The Irish Farmers Association (IFA) says in its weekly potato report that trade remains buoyant in Ireland as we approach the October bank holiday weekend. Across Europe increased input costs faced by growers influence trade. Shipping is proving ‘a nightmare’.
Global trade volumes of frozen potato products stabilize, low priced imports from Belgium gain share in US imports
Market and consumer data analytics company A-INSIGHTS has published its latest monthly MarketMonitor report on trends in the Frozen Potato Products industry, titled “July Insights“. Analysts at the company report that global frozen potato trade volumes have stabilized in July, with the year-to-date volume remaining 0.5% above the pre-COVID levels of 2019. They further report that low priced imports from Belgium gain share in US imports.
Hormel Foods Corporation recently announced its venturing company, 199 Ventures, has entered into an exclusive partnership with The Better Meat Co. to bring new mycoprotein and plant-based protein products to the marketplace. Its product Rhiza is produced via a potato-based fermentation pioneered by The Better Meat Co.
Waitrose & Partners is set to be the first major retailer to sign up to The UK Robust Potato Pledge, which will see the group move away from the use of copper-based fungicides on organic fresh potatoes in order to combat late blight. According to a report by European Supermarket Magazine, the group aims to achieve this by growing and selling only resistant or ‘robust’ organic fresh potatoes by 2026.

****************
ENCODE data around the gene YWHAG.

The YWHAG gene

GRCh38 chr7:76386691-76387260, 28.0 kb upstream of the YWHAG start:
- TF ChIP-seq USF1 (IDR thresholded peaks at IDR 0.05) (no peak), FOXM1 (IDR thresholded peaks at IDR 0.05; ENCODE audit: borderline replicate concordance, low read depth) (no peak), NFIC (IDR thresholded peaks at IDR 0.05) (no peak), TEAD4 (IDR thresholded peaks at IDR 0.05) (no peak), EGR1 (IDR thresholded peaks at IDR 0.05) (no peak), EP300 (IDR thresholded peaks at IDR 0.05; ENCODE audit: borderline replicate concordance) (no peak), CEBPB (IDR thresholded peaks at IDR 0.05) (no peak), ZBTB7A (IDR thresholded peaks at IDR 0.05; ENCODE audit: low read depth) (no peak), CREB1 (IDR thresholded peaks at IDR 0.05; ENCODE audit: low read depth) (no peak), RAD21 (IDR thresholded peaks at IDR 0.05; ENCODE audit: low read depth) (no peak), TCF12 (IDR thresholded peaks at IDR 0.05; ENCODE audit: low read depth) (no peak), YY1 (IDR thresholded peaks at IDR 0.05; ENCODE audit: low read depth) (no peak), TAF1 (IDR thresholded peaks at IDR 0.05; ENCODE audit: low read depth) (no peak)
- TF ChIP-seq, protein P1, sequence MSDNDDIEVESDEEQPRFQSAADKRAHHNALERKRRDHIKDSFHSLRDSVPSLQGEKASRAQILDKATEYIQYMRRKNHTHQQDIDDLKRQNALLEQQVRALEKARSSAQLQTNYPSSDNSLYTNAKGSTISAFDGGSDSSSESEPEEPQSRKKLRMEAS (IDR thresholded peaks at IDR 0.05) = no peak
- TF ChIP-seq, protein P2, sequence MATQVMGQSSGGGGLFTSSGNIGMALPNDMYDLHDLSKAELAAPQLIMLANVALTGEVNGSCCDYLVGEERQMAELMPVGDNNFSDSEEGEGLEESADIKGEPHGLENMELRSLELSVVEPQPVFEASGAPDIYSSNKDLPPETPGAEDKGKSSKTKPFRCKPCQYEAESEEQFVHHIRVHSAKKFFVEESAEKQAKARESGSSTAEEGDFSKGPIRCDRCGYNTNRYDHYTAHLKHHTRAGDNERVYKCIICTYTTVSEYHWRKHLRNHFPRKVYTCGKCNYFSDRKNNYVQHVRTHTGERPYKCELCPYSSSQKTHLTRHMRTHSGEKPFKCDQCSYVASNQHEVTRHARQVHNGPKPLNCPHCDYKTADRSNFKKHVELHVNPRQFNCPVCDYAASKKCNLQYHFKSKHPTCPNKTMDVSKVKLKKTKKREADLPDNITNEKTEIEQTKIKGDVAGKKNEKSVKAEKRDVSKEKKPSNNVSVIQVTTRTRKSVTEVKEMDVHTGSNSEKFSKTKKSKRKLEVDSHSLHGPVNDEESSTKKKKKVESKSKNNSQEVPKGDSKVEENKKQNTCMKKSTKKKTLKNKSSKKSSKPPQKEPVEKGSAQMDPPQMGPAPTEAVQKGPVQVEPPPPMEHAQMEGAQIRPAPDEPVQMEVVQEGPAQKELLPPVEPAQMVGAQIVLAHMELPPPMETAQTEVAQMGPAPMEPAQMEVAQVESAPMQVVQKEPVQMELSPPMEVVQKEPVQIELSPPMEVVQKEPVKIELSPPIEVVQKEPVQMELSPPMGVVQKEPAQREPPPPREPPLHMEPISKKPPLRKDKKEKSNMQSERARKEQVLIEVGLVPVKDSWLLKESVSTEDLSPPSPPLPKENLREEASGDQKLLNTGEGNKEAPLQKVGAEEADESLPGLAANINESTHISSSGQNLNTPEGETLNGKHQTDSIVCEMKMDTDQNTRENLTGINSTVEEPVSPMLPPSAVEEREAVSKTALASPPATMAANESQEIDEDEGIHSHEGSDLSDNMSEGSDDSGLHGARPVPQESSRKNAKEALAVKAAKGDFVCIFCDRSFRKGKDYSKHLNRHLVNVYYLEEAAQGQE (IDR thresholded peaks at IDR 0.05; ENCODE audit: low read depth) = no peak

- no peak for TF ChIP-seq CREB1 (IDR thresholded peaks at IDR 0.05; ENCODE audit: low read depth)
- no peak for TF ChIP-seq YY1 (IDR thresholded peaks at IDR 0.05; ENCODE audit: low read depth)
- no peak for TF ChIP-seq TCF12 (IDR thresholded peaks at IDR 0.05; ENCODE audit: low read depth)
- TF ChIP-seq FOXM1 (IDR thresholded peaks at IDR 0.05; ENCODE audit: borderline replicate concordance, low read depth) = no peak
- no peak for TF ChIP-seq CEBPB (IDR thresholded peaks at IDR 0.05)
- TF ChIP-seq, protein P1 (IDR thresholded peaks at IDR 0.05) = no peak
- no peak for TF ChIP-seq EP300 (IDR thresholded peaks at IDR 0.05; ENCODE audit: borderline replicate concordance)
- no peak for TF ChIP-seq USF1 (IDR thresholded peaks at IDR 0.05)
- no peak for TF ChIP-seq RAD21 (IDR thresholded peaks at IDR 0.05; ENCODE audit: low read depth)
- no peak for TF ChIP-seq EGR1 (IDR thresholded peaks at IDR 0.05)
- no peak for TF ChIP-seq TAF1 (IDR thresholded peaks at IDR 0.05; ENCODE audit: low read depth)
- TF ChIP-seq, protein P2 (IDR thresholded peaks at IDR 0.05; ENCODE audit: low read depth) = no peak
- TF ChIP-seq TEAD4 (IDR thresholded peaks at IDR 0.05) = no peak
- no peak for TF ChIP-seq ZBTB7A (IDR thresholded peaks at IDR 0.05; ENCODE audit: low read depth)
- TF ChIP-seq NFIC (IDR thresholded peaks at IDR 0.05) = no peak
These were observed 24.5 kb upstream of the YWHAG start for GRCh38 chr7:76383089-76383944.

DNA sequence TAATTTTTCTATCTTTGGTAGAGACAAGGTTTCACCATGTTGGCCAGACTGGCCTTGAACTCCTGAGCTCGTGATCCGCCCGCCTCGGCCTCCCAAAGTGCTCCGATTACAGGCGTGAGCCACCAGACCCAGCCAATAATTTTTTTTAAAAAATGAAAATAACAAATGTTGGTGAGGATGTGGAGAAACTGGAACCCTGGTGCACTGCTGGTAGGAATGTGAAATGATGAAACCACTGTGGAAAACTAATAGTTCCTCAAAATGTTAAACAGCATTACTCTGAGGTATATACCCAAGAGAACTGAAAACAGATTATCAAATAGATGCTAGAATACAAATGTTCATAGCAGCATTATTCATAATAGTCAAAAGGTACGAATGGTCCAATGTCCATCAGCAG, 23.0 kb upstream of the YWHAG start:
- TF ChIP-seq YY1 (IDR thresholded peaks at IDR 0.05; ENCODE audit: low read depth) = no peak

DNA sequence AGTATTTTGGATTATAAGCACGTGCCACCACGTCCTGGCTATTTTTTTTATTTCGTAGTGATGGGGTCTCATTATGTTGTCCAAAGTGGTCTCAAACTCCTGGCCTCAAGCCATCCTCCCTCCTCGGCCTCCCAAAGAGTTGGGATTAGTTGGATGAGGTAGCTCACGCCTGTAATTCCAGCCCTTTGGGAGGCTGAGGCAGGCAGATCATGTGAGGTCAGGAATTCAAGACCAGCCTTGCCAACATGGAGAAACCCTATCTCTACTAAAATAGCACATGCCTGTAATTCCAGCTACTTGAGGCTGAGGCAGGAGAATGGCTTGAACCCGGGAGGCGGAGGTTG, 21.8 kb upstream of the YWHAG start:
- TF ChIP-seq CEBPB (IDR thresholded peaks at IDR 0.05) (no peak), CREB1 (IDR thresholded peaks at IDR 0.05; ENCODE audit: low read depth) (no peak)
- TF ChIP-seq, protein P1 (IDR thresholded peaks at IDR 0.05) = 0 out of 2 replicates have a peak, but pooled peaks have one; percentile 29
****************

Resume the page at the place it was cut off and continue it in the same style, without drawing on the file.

Several key UK retailers have pledged to sell disease resistant organic potatoes, boosting sustainability and farm resilience for producers. Organic certification body the Soil Association developed its ‘UK Robust Potato Pledge 2021’ in a bid to help growers move away from potatoes that are susceptible to blight. Signees to the pledge have agreed to favour organic spuds that have been bred to be blight resistant.
Lamb Weston Holdings, Inc.’s top and bottom lines headed in different directions during the first quarter of fiscal 2022. Sales rose 13% as foodservice and institutional businesses recovered around the world, but the company’s net income fell 67% for the quarter. “In the US, we continue to be encouraged by the pace of recovery in restaurant traffic and demand for fries,” Thomas P. Werner, president and chief executive officer said.